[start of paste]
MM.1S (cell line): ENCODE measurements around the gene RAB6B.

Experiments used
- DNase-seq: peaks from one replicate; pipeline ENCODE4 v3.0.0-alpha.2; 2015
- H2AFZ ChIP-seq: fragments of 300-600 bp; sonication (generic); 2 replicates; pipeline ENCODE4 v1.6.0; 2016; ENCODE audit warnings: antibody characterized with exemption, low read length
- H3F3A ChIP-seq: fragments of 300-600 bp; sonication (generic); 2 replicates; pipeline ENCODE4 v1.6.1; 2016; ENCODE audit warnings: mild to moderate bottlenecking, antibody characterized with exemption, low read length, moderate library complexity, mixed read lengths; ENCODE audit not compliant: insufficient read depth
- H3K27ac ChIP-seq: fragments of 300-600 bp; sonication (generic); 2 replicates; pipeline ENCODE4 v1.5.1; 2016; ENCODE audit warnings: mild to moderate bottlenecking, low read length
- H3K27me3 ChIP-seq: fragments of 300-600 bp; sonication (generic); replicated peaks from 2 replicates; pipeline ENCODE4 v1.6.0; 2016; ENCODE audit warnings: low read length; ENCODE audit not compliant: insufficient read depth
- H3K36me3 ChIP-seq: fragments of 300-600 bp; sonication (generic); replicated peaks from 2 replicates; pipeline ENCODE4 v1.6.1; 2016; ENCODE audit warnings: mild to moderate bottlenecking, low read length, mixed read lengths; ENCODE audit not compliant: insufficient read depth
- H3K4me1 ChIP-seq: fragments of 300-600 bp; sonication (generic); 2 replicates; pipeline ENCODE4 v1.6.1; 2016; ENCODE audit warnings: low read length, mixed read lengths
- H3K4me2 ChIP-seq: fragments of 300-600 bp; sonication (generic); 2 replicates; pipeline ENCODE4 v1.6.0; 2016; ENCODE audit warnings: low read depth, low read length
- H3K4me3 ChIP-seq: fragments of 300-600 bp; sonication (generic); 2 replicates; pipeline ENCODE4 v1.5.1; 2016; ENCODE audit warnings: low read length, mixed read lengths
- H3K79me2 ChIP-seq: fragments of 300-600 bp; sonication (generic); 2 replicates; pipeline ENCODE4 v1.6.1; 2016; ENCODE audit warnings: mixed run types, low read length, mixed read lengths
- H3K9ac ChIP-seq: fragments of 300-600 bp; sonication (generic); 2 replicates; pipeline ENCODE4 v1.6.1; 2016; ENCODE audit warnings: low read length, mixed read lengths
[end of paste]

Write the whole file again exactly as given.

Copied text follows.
MM.1S (cell line): ENCODE measurements around the gene RAB6B.

Experiments used
- DNase-seq: peaks from one replicate; pipeline ENCODE4 v3.0.0-alpha.2; 2015
- H2AFZ ChIP-seq: fragments of 300-600 bp; sonication (generic); 2 replicates; pipeline ENCODE4 v1.6.0; 2016; ENCODE audit warnings: antibody characterized with exemption, low read length
- H3F3A ChIP-seq: fragments of 300-600 bp; sonication (generic); 2 replicates; pipeline ENCODE4 v1.6.1; 2016; ENCODE audit warnings: mild to moderate bottlenecking, antibody characterized with exemption, low read length, moderate library complexity, mixed read lengths; ENCODE audit not compliant: insufficient read depth
- H3K27ac ChIP-seq: fragments of 300-600 bp; sonication (generic); 2 replicates; pipeline ENCODE4 v1.5.1; 2016; ENCODE audit warnings: mild to moderate bottlenecking, low read length
- H3K27me3 ChIP-seq: fragments of 300-600 bp; sonication (generic); replicated peaks from 2 replicates; pipeline ENCODE4 v1.6.0; 2016; ENCODE audit warnings: low read length; ENCODE audit not compliant: insufficient read depth
- H3K36me3 ChIP-seq: fragments of 300-600 bp; sonication (generic); replicated peaks from 2 replicates; pipeline ENCODE4 v1.6.1; 2016; ENCODE audit warnings: mild to moderate bottlenecking, low read length, mixed read lengths; ENCODE audit not compliant: insufficient read depth
- H3K4me1 ChIP-seq: fragments of 300-600 bp; sonication (generic); 2 replicates; pipeline ENCODE4 v1.6.1; 2016; ENCODE audit warnings: low read length, mixed read lengths
- H3K4me2 ChIP-seq: fragments of 300-600 bp; sonication (generic); 2 replicates; pipeline ENCODE4 v1.6.0; 2016; ENCODE audit warnings: low read depth, low read length
- H3K4me3 ChIP-seq: fragments of 300-600 bp; sonication (generic); 2 replicates; pipeline ENCODE4 v1.5.1; 2016; ENCODE audit warnings: low read length, mixed read lengths
- H3K79me2 ChIP-seq: fragments of 300-600 bp; sonication (generic); 2 replicates; pipeline ENCODE4 v1.6.1; 2016; ENCODE audit warnings: mixed run types, low read length, mixed read lengths
- H3K9ac ChIP-seq: fragments of 300-600 bp; sonication (generic); 2 replicates; pipeline ENCODE4 v1.6.1; 2016; ENCODE audit warnings: low read length, mixed read lengths